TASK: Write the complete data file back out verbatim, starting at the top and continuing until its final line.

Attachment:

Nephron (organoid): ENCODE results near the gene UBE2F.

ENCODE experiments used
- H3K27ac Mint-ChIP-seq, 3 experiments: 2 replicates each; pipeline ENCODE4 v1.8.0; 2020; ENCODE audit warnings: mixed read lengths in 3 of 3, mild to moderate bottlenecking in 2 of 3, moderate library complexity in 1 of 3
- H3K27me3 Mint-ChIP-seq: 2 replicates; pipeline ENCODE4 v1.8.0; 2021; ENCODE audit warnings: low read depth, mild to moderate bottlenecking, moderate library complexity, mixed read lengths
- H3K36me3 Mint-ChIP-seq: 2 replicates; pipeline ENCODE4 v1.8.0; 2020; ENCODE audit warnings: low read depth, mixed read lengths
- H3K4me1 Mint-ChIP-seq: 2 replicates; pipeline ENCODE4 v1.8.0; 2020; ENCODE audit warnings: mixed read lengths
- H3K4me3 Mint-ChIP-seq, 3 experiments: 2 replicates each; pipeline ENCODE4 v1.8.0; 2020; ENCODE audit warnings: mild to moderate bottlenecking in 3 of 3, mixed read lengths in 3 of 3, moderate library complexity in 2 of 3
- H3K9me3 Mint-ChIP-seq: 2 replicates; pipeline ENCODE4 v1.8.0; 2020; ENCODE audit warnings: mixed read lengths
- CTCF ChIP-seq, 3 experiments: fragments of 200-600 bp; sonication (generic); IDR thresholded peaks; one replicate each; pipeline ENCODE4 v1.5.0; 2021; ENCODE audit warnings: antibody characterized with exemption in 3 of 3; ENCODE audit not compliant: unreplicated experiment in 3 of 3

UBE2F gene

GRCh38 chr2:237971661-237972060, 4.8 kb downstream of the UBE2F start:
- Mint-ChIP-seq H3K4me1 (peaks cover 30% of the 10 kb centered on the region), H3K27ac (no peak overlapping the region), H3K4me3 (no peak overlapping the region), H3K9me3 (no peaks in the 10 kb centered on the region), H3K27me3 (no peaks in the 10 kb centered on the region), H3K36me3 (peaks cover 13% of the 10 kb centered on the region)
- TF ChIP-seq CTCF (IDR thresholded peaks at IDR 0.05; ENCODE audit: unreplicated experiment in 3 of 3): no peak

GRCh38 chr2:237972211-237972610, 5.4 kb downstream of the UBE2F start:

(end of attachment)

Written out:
Nephron (organoid): ENCODE results near the gene UBE2F.

ENCODE experiments used
- H3K27ac Mint-ChIP-seq, 3 experiments: 2 replicates each; pipeline ENCODE4 v1.8.0; 2020; ENCODE audit warnings: mixed read lengths in 3 of 3, mild to moderate bottlenecking in 2 of 3, moderate library complexity in 1 of 3
- H3K27me3 Mint-ChIP-seq: 2 replicates; pipeline ENCODE4 v1.8.0; 2021; ENCODE audit warnings: low read depth, mild to moderate bottlenecking, moderate library complexity, mixed read lengths
- H3K36me3 Mint-ChIP-seq: 2 replicates; pipeline ENCODE4 v1.8.0; 2020; ENCODE audit warnings: low read depth, mixed read lengths
- H3K4me1 Mint-ChIP-seq: 2 replicates; pipeline ENCODE4 v1.8.0; 2020; ENCODE audit warnings: mixed read lengths
- H3K4me3 Mint-ChIP-seq, 3 experiments: 2 replicates each; pipeline ENCODE4 v1.8.0; 2020; ENCODE audit warnings: mild to moderate bottlenecking in 3 of 3, mixed read lengths in 3 of 3, moderate library complexity in 2 of 3
- H3K9me3 Mint-ChIP-seq: 2 replicates; pipeline ENCODE4 v1.8.0; 2020; ENCODE audit warnings: mixed read lengths
- CTCF ChIP-seq, 3 experiments: fragments of 200-600 bp; sonication (generic); IDR thresholded peaks; one replicate each; pipeline ENCODE4 v1.5.0; 2021; ENCODE audit warnings: antibody characterized with exemption in 3 of 3; ENCODE audit not compliant: unreplicated experiment in 3 of 3

UBE2F gene

GRCh38 chr2:237971661-237972060, 4.8 kb downstream of the UBE2F start:
- Mint-ChIP-seq H3K4me1 (peaks cover 30% of the 10 kb centered on the region), H3K27ac (no peak overlapping the region), H3K4me3 (no peak overlapping the region), H3K9me3 (no peaks in the 10 kb centered on the region), H3K27me3 (no peaks in the 10 kb centered on the region), H3K36me3 (peaks cover 13% of the 10 kb centered on the region)
- TF ChIP-seq CTCF (IDR thresholded peaks at IDR 0.05; ENCODE audit: unreplicated experiment in 3 of 3): no peak

GRCh38 chr2:237972211-237972610, 5.4 kb downstream of the UBE2F start: